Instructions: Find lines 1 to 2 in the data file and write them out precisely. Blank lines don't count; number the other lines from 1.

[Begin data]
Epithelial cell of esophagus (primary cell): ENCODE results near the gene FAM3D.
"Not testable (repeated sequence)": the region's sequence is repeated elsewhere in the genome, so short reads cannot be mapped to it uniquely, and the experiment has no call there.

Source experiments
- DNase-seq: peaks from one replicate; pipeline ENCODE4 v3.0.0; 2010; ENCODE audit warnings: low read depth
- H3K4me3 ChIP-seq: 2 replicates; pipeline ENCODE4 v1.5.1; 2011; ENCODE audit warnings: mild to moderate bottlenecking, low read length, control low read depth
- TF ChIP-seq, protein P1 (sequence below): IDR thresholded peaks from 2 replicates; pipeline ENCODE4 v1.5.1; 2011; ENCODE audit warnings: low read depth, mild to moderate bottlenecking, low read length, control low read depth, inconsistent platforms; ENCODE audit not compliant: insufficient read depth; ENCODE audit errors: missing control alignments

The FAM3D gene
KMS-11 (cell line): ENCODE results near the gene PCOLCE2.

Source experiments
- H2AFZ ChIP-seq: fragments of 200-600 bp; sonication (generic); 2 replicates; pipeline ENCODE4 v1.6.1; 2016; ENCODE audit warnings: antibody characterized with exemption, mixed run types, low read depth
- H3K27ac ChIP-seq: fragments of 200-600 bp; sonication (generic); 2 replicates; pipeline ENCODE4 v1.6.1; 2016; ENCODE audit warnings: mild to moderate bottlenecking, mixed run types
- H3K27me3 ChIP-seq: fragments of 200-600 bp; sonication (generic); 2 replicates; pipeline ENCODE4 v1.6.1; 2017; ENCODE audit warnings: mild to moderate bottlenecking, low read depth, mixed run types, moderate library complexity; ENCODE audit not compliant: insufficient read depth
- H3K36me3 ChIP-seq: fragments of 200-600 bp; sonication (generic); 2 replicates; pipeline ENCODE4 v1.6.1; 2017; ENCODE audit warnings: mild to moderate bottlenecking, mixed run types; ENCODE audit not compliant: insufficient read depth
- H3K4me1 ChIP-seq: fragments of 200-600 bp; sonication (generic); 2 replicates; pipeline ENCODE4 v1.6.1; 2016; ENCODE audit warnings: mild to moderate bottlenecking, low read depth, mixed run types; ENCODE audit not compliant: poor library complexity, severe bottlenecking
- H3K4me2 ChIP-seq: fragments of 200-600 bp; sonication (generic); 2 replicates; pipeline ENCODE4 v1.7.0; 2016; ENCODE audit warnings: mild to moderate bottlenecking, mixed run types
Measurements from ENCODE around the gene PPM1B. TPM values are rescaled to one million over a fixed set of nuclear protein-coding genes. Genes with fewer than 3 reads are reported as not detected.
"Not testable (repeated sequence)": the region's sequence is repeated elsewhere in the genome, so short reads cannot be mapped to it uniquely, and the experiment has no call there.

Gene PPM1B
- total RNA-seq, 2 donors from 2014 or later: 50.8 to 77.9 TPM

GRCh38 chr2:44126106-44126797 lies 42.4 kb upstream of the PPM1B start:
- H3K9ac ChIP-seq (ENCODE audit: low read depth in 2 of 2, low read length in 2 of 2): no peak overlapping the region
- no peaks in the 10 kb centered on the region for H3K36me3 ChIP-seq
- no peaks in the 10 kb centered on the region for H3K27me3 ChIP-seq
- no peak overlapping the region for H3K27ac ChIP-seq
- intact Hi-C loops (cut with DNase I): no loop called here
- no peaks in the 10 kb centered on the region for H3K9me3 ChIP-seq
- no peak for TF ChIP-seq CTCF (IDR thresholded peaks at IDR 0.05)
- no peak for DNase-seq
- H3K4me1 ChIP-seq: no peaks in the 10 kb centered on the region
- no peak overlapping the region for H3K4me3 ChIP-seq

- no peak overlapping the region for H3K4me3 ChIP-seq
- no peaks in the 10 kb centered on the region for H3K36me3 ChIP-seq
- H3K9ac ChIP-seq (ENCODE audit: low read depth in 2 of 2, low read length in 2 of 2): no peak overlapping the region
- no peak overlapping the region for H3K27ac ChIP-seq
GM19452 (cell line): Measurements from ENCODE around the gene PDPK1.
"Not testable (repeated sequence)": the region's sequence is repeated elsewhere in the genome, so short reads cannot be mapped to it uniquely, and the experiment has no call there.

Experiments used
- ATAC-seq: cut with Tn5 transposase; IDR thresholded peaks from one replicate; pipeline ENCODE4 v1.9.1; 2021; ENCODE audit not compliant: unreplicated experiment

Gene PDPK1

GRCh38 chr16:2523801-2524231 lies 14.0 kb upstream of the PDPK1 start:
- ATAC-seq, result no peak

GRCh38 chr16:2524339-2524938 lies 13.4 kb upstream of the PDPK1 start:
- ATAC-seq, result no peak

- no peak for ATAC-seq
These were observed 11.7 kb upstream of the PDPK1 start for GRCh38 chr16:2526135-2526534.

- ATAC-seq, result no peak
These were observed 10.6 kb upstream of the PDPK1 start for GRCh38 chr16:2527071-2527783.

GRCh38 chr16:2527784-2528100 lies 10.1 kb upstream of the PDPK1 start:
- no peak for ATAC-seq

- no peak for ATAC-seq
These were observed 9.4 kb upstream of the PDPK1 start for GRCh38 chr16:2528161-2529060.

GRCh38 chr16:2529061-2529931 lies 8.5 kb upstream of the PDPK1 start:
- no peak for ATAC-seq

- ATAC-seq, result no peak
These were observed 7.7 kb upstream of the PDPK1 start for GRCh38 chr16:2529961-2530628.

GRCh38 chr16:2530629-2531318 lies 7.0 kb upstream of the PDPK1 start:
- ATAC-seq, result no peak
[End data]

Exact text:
Epithelial cell of esophagus (primary cell): ENCODE results near the gene FAM3D.
"Not testable (repeated sequence)": the region's sequence is repeated elsewhere in the genome, so short reads cannot be mapped to it uniquely, and the experiment has no call there.